Monday, March 28, 2016

Lunedi di Pasqua (Easter Monday) - Torta Ricotta senza glutine

Torta Ricotta senza glutine by Crafting in Yoohooville

I often find myself reading Italian heritage recipes online and realizing that they probably do not hold true for my northern Italian family. Foods that are native to Sicily or Rome are not the same as what the Vittoriese would have eaten.

I also did not have the blessing of spending time with Nonni at Easter, so I don't know for sure if they had the same tradition of making Easter pie as Rome or Florence, but I can guess at what they would do.

Easter Monday is a strange holiday to Americans, but in my great-grandparents part of Italy it would have been celebrated with zeal (and still is!). Since they are so close to Austria and Hungary our area of Italy sometimes incorporates customs from there - like the dowsing of holy water in the morning to have your family wake up blessed on Easter Monday.

But amongst the more pleasant traditions of Easter Monday is the making of the Easter Pie, known as a torta ricotta. Here's another of those interesting cases where depending on where you are in Italy, the more changes to the torta occur. Some have lemon, some do not. Some have a top, some do not. Some have lattice work on top, some do not. Even the sweet nature of the torta is changed in Sicily to a savory pie.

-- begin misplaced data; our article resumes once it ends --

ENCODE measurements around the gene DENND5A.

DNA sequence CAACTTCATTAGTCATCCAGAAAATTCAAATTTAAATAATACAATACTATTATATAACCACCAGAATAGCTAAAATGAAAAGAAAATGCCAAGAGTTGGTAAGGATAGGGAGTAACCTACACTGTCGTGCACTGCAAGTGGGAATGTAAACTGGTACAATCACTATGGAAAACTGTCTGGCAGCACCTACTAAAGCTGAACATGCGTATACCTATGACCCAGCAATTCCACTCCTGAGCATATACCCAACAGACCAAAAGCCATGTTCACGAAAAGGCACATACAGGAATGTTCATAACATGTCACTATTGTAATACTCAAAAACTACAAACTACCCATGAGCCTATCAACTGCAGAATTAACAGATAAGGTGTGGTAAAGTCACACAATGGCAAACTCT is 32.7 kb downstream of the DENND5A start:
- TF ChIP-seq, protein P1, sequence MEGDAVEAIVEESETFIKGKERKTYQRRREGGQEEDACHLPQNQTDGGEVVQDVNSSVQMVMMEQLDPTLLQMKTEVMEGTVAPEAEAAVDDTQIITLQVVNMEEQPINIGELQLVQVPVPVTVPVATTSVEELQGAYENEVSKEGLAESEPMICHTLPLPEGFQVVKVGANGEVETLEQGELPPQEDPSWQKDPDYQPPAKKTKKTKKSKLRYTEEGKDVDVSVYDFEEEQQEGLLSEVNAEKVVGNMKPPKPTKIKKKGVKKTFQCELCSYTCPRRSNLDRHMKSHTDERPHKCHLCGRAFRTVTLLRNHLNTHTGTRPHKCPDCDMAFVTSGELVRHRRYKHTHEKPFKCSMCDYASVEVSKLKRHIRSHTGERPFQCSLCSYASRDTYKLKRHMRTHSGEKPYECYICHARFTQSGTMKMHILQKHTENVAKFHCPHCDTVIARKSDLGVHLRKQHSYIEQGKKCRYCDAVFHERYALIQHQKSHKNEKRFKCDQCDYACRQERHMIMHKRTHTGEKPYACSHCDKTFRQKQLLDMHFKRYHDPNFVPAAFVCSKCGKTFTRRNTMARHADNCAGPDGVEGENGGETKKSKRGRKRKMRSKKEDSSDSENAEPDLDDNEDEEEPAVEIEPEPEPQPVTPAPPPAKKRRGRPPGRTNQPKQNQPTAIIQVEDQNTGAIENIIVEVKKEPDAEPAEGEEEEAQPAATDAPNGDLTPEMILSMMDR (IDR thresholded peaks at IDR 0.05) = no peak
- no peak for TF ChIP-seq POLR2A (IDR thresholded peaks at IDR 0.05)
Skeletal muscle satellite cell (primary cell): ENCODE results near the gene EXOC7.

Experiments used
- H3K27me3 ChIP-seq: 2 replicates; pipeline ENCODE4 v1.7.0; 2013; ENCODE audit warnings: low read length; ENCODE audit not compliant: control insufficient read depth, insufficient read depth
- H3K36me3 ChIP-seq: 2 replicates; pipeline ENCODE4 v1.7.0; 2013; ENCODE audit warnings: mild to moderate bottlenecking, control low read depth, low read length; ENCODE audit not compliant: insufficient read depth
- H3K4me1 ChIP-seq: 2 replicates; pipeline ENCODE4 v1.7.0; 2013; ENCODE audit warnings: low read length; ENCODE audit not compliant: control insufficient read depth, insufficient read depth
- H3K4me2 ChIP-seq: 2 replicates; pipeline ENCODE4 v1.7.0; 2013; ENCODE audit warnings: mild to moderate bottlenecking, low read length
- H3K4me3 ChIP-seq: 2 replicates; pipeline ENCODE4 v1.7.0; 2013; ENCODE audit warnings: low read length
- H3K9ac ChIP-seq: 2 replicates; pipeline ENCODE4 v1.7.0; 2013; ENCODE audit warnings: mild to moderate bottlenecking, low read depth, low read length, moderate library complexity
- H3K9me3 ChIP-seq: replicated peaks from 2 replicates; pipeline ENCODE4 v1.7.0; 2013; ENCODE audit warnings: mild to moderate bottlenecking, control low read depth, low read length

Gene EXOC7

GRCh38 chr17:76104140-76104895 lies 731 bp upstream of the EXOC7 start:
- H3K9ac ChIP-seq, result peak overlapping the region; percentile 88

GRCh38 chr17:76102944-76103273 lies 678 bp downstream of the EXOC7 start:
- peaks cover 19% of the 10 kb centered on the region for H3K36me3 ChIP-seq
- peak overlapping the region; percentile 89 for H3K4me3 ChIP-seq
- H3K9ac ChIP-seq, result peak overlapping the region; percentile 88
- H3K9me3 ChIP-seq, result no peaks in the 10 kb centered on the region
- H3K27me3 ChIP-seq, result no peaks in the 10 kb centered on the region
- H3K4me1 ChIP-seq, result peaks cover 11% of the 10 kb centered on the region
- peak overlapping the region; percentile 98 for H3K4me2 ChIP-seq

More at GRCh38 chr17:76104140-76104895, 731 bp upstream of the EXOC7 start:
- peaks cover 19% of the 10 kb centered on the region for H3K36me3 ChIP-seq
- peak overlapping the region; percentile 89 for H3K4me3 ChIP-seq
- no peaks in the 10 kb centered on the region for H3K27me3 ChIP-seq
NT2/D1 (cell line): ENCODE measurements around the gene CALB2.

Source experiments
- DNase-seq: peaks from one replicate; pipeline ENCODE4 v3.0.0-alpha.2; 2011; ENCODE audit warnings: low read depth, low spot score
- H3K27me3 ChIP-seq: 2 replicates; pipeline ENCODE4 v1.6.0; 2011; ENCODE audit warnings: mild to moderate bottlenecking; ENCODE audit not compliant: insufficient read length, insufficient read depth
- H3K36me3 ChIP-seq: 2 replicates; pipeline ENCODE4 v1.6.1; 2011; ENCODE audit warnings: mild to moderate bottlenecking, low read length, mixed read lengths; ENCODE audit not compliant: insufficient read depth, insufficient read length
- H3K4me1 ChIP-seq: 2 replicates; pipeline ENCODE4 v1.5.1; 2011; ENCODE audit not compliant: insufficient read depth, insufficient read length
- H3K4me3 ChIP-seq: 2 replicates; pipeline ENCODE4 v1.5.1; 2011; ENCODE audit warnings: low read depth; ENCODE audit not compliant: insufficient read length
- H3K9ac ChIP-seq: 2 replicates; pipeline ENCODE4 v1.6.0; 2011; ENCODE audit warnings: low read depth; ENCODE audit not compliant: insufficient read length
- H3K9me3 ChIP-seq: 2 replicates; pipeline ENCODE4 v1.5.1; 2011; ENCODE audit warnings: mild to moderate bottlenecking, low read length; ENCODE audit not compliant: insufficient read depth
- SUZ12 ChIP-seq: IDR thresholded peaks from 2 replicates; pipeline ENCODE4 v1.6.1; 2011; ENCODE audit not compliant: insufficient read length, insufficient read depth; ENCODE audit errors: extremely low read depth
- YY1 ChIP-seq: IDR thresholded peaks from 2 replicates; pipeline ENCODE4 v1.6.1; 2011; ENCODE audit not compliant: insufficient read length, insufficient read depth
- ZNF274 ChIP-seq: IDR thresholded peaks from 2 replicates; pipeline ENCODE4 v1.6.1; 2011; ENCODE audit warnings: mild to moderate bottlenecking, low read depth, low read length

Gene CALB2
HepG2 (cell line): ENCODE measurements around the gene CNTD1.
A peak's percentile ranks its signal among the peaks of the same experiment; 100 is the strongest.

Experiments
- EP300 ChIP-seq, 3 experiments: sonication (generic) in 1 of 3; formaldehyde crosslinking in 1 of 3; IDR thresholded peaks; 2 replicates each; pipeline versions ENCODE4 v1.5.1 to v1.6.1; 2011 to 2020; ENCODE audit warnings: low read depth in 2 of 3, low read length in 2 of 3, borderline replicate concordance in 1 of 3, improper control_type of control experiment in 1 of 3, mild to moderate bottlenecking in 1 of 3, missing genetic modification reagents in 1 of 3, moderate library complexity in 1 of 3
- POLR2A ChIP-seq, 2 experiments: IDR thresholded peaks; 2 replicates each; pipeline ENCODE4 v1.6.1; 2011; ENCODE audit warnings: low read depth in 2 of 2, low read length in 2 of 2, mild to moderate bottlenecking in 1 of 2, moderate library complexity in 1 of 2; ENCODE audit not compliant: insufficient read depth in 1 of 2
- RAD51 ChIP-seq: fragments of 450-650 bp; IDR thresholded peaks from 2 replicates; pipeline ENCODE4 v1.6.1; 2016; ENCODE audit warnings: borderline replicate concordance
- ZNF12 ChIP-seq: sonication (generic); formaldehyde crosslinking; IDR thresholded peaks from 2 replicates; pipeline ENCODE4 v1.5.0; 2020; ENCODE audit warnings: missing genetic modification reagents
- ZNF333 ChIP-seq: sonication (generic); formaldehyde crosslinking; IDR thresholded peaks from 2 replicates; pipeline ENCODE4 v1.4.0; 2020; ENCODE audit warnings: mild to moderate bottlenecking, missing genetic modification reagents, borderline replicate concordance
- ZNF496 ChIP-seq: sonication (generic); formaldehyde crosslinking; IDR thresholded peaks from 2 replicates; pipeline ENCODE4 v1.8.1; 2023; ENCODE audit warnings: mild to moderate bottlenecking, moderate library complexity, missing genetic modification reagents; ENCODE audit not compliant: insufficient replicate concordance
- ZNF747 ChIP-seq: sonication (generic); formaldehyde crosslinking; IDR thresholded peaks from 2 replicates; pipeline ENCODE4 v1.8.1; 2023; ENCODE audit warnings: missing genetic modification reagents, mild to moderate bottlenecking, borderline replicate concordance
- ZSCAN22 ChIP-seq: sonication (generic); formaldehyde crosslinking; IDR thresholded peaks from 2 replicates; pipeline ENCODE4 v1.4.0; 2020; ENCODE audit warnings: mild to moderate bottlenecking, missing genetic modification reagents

Amalfi - limoni e peperoncini - "lemons and red dried pepppers"
Amalfitano Lemons
Lipari-Citrons (1)
Sicilian Lemons
 The blessing of living just an hour's train ride from Venice meant to Serravalle, the village my great grandparents were from, had the benefit of expanded trade in foods. So getting a hold of a true Sicilian lemon (less acidic than Meyer lemons, more floral tasting) was not as big of a deal as say, a village up in the mountains far from transit. Truly rich people could also get Amalfitanos, lemons from the Amalfi coast that are sweeter and less acidic than Meyer lemons, but my family was not among that bunch of wealthy residents in town. My family also had the benefit of stone pine trees producing pine nuts (if they didn't have a tree of their own, Serravalle could easily import them from Pisa), and would cure raisins each year with leftover grapes from the wine harvest. I actually do know from interviews with my great-aunt and my dad that Nonni used to make her own wine, so this is not a stretch to believe that she could also produce raisins.  A local mill produced flour of different types, a few chickens to have eggs, and a cow to produce milk and you've got pretty much all the ingredients you need to make a pie.

With having celiac disease, making a torta with the original ingredients is impossible, because of the flour. However, Italians have great respect for those who have to do a diet "senza glutine" (gluten-free), producing pastas and flours galore to serve the needs of the celiac population across the world. So I made this pie gluten-free and feel it honors my ancestors well on this blessed holiday. The crust turned out like a beautiful sugar cookie to the light and lemony ricotta, so I am very pleased with it.

Torta Ricotta e uvetta e pinoli senza glutine by Crafting in Yoohooville

Torta Ricotta e uvetta e pinoli senza glutine (Gluten Free Ricotta Pie with pine nuts and raisins)